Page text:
Chief Economist Scott Brown discusses current economic conditions.
In his congressional testimony of November 30, Fed Chair Powell seemed to shift from cautious to hawkish. However, the evolution of the inflationary outlook had been underway for a while. The spike in inflation in the spring was narrow, the gain concentrated in a few categories. In contrast, the October Consumer Price Index report noted that the 0.9% increase in the headline figure was “broad-based.” The Trimmed-Mean CPI also reflected a wider range of component price increases, a sign that inflation was becoming more rooted. That is especially troublesome for Fed policymakers. The November CPI report reinforced the view that higher inflation has broadened out.
A month ago, financial market participants reacted to the stronger-than-expected CPI increase, but most missed the key point. It wasn’t that inflation was running higher than anticipated. The real concern is that higher inflation is becoming more rooted. Price hikes have broadened across categories. This was corroborated by the Fed’s Beige Book (December 1), which reported that “prices rose at a moderate to robust pace, with price hikes widespread across sectors of the economy.” In November, the CPI rose an additional 0.8% (+6.8% y/y), “the result of broad increases in most component indexes,” according to the Bureau of Labor Statistics.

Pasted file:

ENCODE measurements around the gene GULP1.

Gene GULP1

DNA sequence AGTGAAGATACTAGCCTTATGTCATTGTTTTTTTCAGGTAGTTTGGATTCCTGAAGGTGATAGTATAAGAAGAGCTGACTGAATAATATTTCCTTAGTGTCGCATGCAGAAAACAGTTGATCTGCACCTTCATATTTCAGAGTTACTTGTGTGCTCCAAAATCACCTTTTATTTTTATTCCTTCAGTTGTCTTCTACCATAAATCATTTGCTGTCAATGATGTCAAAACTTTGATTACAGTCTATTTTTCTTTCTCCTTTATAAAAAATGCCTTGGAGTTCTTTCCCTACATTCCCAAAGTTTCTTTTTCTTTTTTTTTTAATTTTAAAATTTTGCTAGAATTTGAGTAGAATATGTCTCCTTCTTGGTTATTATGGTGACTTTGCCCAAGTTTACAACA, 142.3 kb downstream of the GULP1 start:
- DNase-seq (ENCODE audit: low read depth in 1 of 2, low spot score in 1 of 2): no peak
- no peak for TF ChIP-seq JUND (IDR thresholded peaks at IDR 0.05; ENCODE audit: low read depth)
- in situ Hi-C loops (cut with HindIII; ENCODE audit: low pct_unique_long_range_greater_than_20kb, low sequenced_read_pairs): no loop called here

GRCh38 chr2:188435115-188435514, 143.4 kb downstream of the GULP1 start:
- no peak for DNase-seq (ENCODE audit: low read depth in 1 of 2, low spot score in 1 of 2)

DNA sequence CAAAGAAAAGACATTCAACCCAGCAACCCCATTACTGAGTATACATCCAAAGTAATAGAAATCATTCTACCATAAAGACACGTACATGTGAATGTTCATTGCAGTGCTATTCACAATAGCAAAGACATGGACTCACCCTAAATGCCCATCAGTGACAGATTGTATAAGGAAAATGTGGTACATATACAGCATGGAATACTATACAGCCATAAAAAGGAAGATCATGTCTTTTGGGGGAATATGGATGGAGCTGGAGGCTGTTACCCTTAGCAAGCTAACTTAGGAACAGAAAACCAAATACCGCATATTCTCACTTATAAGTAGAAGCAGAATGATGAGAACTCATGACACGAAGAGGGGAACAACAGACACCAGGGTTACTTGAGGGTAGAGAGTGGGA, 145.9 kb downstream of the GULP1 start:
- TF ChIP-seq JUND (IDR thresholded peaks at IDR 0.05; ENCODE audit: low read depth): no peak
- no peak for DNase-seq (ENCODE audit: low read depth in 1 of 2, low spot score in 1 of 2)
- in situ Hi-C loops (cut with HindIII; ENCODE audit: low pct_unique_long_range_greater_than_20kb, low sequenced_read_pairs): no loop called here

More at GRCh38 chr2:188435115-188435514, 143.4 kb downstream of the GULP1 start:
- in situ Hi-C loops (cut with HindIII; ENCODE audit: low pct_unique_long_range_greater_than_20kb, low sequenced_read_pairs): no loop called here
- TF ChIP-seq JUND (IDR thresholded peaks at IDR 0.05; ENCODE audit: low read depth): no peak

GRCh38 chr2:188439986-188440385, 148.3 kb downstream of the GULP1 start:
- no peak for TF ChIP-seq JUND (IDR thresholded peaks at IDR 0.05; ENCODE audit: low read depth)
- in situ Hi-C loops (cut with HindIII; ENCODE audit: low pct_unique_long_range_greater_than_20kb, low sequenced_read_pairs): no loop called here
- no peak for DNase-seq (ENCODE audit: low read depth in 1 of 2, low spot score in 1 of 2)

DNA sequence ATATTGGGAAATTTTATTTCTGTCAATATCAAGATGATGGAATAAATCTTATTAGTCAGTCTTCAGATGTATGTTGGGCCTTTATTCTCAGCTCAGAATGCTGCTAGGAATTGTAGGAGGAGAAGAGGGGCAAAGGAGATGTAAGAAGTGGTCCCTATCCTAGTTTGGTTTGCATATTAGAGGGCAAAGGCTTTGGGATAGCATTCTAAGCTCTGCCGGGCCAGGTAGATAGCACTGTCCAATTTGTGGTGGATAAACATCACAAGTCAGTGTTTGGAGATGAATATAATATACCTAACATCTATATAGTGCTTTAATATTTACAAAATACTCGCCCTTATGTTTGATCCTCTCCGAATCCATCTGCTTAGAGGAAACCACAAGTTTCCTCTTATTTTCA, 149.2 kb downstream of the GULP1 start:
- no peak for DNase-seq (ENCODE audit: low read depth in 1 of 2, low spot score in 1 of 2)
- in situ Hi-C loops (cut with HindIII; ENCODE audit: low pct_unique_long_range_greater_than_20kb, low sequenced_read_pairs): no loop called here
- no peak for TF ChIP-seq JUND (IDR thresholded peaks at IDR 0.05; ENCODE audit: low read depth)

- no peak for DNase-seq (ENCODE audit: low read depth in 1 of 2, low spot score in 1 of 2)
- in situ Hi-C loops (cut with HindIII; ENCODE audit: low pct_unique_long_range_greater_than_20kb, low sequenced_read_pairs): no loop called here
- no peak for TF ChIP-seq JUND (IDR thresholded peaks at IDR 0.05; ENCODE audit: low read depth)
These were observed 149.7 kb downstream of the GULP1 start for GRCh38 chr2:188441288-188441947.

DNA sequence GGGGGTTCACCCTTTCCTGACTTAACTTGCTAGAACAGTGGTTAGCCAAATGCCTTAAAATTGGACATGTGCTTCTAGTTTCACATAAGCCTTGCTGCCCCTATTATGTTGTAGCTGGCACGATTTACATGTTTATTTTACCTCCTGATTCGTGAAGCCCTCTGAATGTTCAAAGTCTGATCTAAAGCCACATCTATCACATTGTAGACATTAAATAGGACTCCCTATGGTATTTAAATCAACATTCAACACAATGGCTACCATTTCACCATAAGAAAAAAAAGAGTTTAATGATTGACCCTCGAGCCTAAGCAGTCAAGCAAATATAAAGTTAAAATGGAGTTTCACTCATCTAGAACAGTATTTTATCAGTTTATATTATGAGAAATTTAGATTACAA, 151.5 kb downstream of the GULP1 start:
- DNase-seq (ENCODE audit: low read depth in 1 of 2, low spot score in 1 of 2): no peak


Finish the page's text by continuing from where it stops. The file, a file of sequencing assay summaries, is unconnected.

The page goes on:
The Beige Book noted “wide-ranging input cost increases stemming from strong demand for raw materials, logistical challenges, and labor market tightness, although “wider availability of some inputs, notably semiconductors and certain steel products, led to easing of some price pressures.” More troublesome, “strong demand generally allowed firms to raise prices with little pushback.” A lack of pricing power has been a long-standing fixture of the U.S. economy, and has been especially problematic for manufacturers (who have often faced higher input costs in recent decades and greater competition from cheaper imported finished goods). An increase in pricing power, as appears to be happening, would reinforce higher inflation.
The labor market is far from fully recovered, but labor market conditions are tight. Labor force participation is a major uncertainty in the 2022 economic outlook. We saw an uptick in participation in November, following little change over the 12 previous months. Dependent care issues (mostly childcare, but also elderly care) have been a constraint, and while we should see some improvement, this will continue to be a factor in 2022. Higher wages could help to keep older workers from retiring, but a gray wave is likely to continue regardless. We could be surprised, but labor force participation seems unlikely to return to pre-pandemic levels.